By Sami Zaptia.
London, 3 October 2017:
A study by EUNPACK, www.eunpack.eu authored by Chiara Loschi and Luca Raineri, on the perceptions of the EU’s crisis response in Libya has concluded that EU crisis response in Libya should pay greater attention to security sector reform (SSR) as a pillar of crisis response in Libya.
EUNPACK says that it aims to further understanding of whether the EU may or may not be capable, and why, of successfully advancing its tool box of facilitating the management of conflict in its immediate and extended neighbourhood.
It says that it is formed of a consortium of 13 researchers with a special competence on the EU and specialists on peace and conflict studies within different sectors and/or regions from Norway, UK, Germany, Belgium, Slovakia, Italy, Serbia, Kosovo, Ukraine, Tunisia, Mali, Afghanistan and Iraq. Notably, Libya is not represented.
The report, which discusses the perceptions of those who have been exposed to the EU’s responses to the crisis unfolding in Libya, also recommended that the EU should also avoid undermining the positive image of the its humanitarian commitment by its engagement in contradictory policies.
The 16-page report concluded that within the EU’s approach to crisis management, it is crucial to consider the point of view of all stakeholders to ensure that the crisis response is in line with European commitments towards local ownership and conflict sensitivity.
The study, based on the results of a survey completed in the summer of 2017 by 228 respondents, highlights, on the one hand, that while the EU is the most widely-known international actor involved in crisis response in Libya, the impact of its initiatives is less visible, thereby prompting a certain degree of dissatisfaction, if not of scepticism.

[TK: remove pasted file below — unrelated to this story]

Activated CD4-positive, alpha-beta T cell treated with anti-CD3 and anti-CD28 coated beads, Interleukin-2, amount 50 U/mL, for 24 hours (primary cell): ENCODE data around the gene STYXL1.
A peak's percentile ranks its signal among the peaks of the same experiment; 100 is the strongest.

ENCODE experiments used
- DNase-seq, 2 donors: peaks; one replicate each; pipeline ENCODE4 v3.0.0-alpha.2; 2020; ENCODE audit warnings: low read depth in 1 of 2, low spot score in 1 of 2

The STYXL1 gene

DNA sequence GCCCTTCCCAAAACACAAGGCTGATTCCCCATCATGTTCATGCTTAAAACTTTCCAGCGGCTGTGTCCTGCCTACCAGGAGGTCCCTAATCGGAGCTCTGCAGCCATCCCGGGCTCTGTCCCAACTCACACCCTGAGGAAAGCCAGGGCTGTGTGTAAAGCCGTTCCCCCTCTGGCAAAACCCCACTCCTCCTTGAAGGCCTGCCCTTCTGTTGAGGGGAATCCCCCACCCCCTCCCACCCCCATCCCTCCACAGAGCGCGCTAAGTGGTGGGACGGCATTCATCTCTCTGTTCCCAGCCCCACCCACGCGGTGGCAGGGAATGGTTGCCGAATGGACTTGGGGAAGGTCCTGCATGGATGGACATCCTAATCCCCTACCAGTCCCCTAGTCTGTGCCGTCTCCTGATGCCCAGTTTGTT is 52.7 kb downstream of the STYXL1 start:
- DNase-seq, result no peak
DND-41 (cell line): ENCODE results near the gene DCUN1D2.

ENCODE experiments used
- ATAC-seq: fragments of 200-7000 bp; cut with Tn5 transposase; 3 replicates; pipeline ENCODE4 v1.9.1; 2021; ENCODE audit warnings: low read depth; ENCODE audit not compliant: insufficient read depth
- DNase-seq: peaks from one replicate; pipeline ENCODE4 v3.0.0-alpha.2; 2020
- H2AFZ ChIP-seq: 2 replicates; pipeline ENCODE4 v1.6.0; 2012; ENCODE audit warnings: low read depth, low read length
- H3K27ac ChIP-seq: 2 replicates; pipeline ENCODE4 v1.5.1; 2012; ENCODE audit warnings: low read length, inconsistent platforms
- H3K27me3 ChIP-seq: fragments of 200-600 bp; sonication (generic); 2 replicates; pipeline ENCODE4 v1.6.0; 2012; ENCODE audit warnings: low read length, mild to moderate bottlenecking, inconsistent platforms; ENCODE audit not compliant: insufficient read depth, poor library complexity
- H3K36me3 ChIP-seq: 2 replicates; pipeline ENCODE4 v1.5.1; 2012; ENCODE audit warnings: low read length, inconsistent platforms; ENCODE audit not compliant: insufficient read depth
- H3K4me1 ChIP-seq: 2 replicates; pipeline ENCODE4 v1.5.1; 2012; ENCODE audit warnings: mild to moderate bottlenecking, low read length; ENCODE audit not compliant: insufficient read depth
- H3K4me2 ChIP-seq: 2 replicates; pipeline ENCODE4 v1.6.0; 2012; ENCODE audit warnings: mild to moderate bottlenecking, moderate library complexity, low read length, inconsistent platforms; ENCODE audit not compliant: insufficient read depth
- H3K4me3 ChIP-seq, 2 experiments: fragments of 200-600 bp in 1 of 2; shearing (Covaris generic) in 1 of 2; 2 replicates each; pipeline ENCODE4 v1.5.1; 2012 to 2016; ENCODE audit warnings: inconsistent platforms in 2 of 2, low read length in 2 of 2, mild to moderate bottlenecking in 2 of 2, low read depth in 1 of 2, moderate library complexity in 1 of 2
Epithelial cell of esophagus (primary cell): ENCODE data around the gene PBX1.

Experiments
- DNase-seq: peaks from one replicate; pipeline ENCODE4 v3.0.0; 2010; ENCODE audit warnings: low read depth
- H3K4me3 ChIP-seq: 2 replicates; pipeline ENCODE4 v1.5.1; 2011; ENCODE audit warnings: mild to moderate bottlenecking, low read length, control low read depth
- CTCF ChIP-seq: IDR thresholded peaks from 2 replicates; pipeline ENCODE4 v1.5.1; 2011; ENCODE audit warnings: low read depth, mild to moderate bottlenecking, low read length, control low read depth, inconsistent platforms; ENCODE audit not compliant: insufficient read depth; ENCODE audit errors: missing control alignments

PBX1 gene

This reaction, the report says, is particularly pronounced among ethnic minorities living in peripheral regions. On the other hand, the EU is particularly praised for its initiatives in the fields of humanitarian assistance and capacity building, targeting most notably the most vulnerable social groups.
To ensure that the EU’s crisis response in Libya achieves the highest degree of conflict sensitivity, appropriateness and effectiveness, the study concluded that the EU should:
- Pay greater attention to security sector reform (SSR) as a pillar of crisis response in Libya.
- Avoid undermining the positive image of the EU’s humanitarian commitment by engaging in contradictory policies.
- Ensure that crisis-response initiatives are coherent with the needs of all Libyan social groups, including ethnic minorities.
- Improve the monitoring and evaluation of its crisis response towards achieving its stated goals.
- Invest more resources in conflict-sensitive crisis response.
See for the full report: